• Revs. Dominski & Hughes


Listen to excerpts from today's daily devotion on this video.

This Daily Devotion is from A Living Hope, by Sarah Viggiano Wright, published by Bible Study Media, and made available to us through Presbyterian Women.

“Submit yourselves for the Lord’s sake to every human authority: whether to the emperor, as the supreme authority, or to governors, who are sent by him to punish those who do wrong and to commend those who do right. For it is God’s will that by doing good you should silence the ignorant talk of foolish people.”

1 Peter 2:13-15

What are your identities? What roles do you play? Spouse? Parent? Child? Worker? Neighbor? Christian?

My identities are Christian, wife, mother, Italian, speaker, singer, and student. I ask because the identities we wear inform how we interact with the world—how we see ourselves affects what we do and believe. If you are a parent, you may think, “I should be nurturing;” if a doctor, “I need to be attentive;” if a student, “I should be inquisitive and teachable.” If you’re like me, there are some aspects of your identity you may hold too tightly and others you’re not so willing to embrace.

As Christians, we are who God says we are, and we need to act how God says we should act. In 1 Peter, God says our identity is “chosen and precious,” “a royal priesthood,” and a “special people” (2:4, 9, various versions). God also says that here on earth we are “sojourners and exiles” (2:11). Thus, Peter is including the positive and negative aspects of his readers’ identities. Peter’s audience is loved and chosen by God, yet they are in exile; they are treasured, yet they have lost their earthly land, homes, and livelihoods; they are royal, yet they are sojourners in a land with no earthly security.

Peter reminds them they no longer belong to this world! Though they were once citizens of the kingdom of darkness, they now belong to the kingdom of God. They will never be fully at home here. He calls them to endure suffering without separating from or synchronizing with the world. They must sojourn in the world while remaining true to their primary citizenship. God’s kingdom requires them to live according to a higher set of standards and maintain allegiance to no other power but their Heavenly King.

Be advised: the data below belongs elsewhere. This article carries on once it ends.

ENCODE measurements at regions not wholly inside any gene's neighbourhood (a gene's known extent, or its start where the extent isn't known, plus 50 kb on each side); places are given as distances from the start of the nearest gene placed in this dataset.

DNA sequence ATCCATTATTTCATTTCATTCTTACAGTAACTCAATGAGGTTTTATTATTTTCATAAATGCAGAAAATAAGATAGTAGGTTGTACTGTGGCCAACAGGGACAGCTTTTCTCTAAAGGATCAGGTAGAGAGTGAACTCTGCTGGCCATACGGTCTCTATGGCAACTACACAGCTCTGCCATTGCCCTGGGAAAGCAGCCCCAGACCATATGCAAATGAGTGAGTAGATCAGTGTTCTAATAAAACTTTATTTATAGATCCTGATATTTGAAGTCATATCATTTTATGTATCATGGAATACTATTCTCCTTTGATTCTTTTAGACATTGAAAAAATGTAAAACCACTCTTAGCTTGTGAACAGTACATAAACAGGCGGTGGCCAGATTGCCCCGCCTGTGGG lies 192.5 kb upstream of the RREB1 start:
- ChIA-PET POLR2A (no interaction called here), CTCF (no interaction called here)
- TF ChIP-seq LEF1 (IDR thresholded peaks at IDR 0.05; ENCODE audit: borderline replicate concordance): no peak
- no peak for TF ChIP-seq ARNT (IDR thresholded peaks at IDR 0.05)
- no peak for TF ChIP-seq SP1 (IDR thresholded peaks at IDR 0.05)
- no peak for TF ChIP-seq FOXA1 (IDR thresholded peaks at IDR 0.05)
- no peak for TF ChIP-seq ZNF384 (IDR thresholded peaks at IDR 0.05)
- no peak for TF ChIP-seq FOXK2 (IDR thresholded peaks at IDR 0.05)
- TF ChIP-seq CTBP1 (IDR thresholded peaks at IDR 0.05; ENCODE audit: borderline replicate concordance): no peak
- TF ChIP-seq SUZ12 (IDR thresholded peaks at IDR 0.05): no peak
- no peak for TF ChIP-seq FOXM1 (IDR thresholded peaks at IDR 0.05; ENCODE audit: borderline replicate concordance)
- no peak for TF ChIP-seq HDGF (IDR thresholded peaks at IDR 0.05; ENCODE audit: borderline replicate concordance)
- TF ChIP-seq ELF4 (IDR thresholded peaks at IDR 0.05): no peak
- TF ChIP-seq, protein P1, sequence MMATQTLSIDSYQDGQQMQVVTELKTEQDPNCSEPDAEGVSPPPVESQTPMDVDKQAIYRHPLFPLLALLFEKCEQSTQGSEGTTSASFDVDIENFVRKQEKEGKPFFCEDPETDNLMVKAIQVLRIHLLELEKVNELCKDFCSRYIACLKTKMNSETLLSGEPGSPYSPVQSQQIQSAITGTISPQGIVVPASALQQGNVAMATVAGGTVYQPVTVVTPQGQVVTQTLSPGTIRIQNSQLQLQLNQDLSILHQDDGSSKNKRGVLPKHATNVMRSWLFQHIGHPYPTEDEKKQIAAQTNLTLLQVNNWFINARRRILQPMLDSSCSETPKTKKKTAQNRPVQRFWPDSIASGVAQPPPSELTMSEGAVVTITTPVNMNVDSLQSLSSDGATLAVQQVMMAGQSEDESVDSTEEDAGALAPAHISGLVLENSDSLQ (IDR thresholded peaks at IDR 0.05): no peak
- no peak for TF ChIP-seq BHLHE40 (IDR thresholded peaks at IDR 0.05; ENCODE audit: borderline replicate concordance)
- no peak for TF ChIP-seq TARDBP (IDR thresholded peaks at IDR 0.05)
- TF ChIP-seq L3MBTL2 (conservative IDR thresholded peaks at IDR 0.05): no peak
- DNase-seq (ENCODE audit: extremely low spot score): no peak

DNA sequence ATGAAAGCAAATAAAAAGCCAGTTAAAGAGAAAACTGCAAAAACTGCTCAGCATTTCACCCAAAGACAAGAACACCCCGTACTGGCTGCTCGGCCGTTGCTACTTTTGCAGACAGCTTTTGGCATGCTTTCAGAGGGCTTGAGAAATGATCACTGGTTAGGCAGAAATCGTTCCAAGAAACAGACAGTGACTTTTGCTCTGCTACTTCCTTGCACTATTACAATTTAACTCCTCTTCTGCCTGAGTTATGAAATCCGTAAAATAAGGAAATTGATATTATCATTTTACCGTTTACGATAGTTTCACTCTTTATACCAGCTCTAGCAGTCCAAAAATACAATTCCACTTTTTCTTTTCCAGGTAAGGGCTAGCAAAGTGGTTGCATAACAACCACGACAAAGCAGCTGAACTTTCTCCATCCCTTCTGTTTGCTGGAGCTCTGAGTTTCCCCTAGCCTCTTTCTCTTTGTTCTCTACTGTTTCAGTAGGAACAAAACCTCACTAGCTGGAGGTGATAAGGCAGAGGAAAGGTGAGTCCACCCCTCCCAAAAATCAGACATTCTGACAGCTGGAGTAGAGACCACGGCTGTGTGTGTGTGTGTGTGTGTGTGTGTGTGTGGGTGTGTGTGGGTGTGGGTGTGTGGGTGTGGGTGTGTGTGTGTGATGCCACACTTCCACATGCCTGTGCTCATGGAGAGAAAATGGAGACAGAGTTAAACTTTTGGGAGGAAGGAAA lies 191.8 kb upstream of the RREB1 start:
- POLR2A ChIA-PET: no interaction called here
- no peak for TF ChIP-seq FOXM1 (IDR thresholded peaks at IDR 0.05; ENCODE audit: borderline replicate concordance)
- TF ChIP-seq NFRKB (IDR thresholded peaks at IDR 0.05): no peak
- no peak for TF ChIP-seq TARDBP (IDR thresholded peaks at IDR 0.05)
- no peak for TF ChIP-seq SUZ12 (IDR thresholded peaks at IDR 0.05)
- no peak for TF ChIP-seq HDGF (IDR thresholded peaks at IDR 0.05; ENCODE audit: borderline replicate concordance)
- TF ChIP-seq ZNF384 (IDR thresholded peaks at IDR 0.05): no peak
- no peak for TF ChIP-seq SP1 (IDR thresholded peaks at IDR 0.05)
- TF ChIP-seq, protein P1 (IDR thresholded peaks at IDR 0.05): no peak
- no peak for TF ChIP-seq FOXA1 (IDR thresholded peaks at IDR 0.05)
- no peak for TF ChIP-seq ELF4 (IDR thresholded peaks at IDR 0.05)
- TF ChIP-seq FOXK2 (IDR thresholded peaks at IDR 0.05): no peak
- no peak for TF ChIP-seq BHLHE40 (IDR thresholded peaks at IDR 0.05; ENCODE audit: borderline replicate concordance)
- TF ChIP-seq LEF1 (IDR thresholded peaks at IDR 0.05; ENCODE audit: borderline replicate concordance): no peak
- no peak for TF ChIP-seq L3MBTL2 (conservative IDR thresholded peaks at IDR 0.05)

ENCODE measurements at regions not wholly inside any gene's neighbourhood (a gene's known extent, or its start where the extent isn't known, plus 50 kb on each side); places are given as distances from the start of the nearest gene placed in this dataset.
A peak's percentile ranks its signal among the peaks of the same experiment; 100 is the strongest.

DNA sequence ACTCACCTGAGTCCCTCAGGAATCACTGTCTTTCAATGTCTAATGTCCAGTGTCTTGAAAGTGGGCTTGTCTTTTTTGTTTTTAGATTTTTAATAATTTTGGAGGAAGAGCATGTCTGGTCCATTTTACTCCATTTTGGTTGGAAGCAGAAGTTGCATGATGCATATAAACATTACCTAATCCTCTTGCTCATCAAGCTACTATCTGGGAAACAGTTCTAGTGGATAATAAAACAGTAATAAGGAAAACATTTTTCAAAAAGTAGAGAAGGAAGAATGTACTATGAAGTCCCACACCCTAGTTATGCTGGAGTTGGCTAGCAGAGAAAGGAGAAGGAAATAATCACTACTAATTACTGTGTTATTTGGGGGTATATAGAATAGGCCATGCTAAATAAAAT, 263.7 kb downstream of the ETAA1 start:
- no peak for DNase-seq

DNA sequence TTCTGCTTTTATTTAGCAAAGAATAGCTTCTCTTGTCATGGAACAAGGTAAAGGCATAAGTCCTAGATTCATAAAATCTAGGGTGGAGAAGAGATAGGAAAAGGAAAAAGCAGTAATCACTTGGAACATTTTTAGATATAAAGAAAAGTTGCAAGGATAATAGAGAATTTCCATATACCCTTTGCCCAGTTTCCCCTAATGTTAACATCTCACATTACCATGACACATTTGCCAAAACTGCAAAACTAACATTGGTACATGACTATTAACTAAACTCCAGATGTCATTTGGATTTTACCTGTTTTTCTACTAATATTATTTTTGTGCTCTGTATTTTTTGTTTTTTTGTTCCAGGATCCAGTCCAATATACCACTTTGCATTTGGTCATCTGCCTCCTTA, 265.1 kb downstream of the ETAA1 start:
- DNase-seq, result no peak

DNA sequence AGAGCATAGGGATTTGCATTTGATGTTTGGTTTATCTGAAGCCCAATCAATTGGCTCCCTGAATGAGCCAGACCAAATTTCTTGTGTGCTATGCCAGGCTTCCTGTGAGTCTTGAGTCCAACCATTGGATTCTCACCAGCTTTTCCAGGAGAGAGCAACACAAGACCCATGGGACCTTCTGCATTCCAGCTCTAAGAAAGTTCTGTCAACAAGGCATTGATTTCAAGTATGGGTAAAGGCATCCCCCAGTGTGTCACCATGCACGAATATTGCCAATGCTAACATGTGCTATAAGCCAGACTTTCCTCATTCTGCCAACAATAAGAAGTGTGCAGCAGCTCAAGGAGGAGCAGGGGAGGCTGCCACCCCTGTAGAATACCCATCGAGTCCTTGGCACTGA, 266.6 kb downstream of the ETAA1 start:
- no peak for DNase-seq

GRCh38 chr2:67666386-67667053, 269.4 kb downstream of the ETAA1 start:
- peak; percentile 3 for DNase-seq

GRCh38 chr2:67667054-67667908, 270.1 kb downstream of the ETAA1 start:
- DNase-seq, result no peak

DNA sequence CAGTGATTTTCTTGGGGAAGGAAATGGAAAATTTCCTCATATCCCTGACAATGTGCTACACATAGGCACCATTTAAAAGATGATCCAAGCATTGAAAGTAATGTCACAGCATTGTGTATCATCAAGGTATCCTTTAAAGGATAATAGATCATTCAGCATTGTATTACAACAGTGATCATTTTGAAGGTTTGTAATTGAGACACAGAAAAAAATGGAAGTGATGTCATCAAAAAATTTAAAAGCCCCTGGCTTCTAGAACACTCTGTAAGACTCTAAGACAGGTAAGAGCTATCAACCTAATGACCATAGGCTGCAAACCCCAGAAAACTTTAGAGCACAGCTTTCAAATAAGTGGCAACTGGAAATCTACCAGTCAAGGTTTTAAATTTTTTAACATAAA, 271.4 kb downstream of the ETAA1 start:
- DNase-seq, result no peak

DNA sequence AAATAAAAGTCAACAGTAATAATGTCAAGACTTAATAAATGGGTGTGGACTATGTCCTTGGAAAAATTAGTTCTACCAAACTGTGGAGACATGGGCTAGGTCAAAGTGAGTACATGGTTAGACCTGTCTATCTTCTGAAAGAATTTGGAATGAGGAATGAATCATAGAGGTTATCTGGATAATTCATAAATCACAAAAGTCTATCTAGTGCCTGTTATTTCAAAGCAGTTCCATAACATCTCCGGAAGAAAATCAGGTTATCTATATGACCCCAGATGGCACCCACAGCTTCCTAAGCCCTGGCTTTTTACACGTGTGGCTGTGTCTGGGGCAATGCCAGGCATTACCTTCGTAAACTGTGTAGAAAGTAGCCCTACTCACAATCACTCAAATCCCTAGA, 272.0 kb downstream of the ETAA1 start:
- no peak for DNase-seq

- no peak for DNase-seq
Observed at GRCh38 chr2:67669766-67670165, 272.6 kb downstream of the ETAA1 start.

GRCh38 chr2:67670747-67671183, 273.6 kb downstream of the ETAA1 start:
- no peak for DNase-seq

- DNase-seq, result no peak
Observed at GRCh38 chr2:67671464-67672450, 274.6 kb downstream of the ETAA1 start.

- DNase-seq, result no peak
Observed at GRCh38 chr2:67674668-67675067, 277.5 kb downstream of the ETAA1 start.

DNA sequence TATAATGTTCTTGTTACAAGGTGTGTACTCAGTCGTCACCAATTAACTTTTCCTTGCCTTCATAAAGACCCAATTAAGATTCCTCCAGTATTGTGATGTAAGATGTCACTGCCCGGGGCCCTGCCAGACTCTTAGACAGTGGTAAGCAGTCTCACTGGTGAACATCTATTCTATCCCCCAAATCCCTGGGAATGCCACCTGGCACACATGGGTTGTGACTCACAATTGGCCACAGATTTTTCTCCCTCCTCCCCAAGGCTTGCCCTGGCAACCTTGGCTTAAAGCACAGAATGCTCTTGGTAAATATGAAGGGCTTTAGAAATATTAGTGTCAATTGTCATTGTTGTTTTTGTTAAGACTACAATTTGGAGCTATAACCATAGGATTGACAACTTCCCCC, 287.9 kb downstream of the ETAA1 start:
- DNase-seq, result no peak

Peter believes an understanding of their true citizenship will help these struggling believers navigate the hardships they experience on earth. It will also enable them to live out a life that is an example to non-Christians and that glorifies God.

Peter is now going to use verses 2:13—4:11 to point his hearers to Christ as their ultimate example in life and in death. Peter is going to explicitly discuss how they are to navigate life in the public arena. His instruction can be summarized by a word that has become taboo in our society: submit.

In verse 13, “be subject” comes from the Greek root hupotássō, literally “under-arrangement,” meaning to place oneself under, to submit to, or to be subject to someone. Thus, Peter is saying that we are called to submit to every human authority—meaning government officials, as Peter mentions emperors and governors.

Why? And does God really mean all of us and to every authority?

Yes, God wants every person to honor all human authorities, ordinances, or offices that have rightful jurisdiction over them—every president, governor, or official—“for the Lord’s sake.” We are to submit not only to the ones we deem worthy of our allegiance, but to all governing authorities because they have been established by God (see Romans 13:1), reflecting his rule and order.